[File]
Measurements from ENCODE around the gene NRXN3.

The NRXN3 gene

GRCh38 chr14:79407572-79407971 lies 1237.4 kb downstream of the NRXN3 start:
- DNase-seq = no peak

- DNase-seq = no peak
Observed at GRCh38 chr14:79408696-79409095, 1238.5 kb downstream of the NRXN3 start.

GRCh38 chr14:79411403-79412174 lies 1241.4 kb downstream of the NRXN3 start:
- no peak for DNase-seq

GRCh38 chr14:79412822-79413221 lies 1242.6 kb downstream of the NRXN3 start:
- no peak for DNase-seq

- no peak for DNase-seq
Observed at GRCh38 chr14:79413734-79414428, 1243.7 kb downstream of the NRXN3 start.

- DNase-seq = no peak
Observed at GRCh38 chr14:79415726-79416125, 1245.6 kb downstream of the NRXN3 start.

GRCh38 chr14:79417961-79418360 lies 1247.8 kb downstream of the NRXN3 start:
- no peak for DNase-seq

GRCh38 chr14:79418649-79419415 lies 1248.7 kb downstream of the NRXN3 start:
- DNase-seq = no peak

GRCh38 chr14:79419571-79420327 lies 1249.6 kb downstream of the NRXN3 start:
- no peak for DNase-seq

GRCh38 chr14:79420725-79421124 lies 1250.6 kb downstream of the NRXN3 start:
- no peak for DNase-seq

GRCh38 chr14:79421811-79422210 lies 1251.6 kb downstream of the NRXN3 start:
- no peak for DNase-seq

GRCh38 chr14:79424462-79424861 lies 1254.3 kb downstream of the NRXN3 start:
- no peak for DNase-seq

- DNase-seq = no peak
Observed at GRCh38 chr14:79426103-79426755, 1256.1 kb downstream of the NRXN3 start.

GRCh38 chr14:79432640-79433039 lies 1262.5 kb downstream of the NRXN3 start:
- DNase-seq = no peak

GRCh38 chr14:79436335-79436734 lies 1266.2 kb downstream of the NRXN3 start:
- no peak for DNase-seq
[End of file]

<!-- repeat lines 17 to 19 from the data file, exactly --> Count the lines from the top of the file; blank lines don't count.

GRCh38 chr14:79418649-79419415 lies 1248.7 kb downstream of the NRXN3 start:
- DNase-seq = no peak

GRCh38 chr14:79419571-79420327 lies 1249.6 kb downstream of the NRXN3 start: